In the darkness beneath the earth, on a pile of decaying treasure, she stared into the burning eyes of the last dragon and saw a shadow dance amongst the flames.

A shadow of wings and stars.

Word Count: 150

This is for Flash Fiction for the Aspiring Writer. Thanks to Priceless Joy for running the challenge and Enisa for providing the prompt photo!


The mountain jutted like a dagger from the earth, a pinnacle of grey in a world of brown. It was all sharp angles and vertical drops, the deadliest of climbs.

But still they attempted it. To even try to climb the mountain was worthy of honour.

If anyone ever reached the top, they would praised above all others, chosen of the gods.

So he pressed on, climbing with pick and rope. Even when his muscles burnt and the wind threatened to dash him against the ground, he pressed on.

At last, he stood upon the tip of the mountain and beheld what none of his people had beheld before: another world, all around him, a world of heights that made the mountain look like nothing, that made his people look like nothing.

He stood there, not knowing whether to laugh or weep.

Word Count: 142

This is for Flash Fiction for Aspiring Writers. Thanks to Priceless Joy for running the challenge and yarnspinnerr for providing the prompt photo!


The Man in White walked between white tents. Wind tugged at the corners of his robe. The brim of his hat hid his face in shadow.

He came to a stop in front of the bookseller. She looked up at him and smiled a crooked smile from behind crooked glasses. Books rose and fell behind her on mountains of rickety shelves: dusty paperbacks, worn leather, tattered jackets, yellowed pulp.

“Anything you’re after?” she asked. “Mystery? Science Fiction? Magical Realism?”

“I seek the Book of All Souls,” the Man in White replied. “It was entrusted to you. And now the hour has come for it to be claimed.”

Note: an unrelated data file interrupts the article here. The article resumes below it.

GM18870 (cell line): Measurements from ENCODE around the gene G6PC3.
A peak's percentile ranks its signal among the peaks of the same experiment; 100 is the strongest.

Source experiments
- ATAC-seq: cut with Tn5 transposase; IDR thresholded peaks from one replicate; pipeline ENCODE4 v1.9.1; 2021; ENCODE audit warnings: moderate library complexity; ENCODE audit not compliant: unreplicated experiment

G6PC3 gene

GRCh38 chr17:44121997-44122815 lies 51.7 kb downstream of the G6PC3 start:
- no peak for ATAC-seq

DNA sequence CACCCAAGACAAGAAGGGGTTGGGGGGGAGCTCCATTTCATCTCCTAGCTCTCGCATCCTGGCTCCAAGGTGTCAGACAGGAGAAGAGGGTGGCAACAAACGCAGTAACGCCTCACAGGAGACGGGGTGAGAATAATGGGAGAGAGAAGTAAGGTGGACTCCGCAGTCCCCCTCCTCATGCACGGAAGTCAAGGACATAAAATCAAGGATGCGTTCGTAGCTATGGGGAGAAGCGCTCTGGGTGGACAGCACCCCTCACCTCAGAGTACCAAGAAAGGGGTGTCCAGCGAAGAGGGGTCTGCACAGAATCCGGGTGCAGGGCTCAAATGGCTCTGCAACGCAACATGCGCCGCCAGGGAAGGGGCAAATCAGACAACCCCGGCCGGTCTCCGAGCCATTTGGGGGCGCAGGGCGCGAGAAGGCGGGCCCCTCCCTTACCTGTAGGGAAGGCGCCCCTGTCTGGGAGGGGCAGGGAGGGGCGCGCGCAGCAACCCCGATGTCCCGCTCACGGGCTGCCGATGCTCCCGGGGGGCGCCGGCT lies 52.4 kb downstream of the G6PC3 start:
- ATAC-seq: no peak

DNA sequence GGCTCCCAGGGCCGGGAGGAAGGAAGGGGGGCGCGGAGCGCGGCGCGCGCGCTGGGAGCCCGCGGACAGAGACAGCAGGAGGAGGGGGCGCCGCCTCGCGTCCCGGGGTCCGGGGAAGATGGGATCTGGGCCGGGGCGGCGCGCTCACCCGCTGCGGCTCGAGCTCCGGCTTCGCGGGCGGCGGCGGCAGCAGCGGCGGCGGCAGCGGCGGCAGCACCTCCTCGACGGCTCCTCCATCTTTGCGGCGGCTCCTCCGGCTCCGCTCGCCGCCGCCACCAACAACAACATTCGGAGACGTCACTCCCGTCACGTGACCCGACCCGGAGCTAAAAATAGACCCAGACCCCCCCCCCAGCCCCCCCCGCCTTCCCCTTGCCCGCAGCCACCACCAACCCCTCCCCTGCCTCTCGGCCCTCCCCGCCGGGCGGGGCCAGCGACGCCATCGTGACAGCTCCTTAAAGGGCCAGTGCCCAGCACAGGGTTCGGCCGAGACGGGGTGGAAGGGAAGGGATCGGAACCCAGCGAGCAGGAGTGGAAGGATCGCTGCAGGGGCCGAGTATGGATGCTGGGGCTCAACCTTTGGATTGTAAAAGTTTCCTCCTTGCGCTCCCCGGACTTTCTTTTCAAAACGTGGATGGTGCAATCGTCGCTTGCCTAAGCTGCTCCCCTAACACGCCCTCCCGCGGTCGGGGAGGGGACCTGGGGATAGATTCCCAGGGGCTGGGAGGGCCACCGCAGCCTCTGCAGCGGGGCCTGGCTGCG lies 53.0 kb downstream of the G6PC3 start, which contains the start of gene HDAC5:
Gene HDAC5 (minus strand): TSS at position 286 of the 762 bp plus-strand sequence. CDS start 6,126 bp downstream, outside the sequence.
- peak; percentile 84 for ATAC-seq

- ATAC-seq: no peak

The bookseller coughed. “Nobody ever gave specifics on who’d be picking it up. Only that they’d come today.”

“What are you saying?”

“I’m saying tough luck,” the bookseller replied. “I just sold it for twenty dollars to a girl with purple hair.”

Word Count: 149

This is for Flash Fiction for Aspiring Writers. Thanks to Priceless Joy for running the challenge and Dorothy for providing the prompt photo!


A gloved hand brushed against pink paint. White chalk dust came away on Victoria’s fingers. Scrawled upon the wall was a smiley face: so crude a child of five could have drawn it. Next to it were a series of lines, like tally marks.

She had seen them before: at the school, at the houses, under the bridge.

“Come on,” Sergeant Brodie grabbed her hand. “We have three missing girls to find.”

Victoria smiled. “And I found them.”

“They drew that?” Brodie looked at the face.

“It’s a symbol,” Victoria said. “Marking meeting places. Safe houses. It’s how they’re communicating to each other.”

“The kidnappers?”

Victoria shook her head. “There are no kidnappers. They ran away. And not just them. It’s a network of runaways and forgotten people, all watching out for each other.” She looked at Brodie. “It’s almost a shame we have to bring them back.”

Word Count: 148

This is for Flash Fiction for Aspiring Writers. Thanks to Priceless Joy for running the challenge and Grant-Sud for providing the prompt photo!